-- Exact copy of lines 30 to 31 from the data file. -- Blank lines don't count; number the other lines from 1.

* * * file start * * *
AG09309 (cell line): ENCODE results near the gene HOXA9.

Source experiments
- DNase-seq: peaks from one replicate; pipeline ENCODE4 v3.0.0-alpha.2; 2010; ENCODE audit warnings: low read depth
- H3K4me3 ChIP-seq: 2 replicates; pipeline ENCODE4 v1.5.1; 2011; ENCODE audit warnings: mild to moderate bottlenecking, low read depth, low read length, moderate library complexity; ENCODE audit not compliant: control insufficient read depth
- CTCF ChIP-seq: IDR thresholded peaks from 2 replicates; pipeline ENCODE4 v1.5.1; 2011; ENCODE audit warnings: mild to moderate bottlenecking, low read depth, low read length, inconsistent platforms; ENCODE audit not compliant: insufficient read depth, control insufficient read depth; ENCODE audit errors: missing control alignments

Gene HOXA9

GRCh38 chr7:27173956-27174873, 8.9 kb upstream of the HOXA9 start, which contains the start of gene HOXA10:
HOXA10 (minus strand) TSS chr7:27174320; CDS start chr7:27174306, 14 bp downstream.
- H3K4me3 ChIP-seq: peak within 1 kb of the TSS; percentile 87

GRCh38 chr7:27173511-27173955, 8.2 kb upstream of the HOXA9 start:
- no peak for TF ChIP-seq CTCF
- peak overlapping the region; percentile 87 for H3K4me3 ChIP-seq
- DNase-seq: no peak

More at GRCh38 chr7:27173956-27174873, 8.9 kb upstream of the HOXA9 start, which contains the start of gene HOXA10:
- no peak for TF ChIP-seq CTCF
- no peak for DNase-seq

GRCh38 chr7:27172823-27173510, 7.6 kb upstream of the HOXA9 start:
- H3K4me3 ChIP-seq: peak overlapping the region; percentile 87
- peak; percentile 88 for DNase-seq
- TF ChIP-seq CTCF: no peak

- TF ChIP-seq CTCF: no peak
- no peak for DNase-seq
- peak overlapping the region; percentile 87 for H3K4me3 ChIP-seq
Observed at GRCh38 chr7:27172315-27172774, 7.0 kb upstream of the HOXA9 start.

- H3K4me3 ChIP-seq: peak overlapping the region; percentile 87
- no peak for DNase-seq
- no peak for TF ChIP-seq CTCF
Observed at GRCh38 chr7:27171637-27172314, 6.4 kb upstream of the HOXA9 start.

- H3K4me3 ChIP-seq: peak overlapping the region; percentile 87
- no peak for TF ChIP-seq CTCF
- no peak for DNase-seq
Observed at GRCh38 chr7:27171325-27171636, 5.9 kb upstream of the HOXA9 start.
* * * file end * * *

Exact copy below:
- no peak for TF ChIP-seq CTCF
- no peak for DNase-seq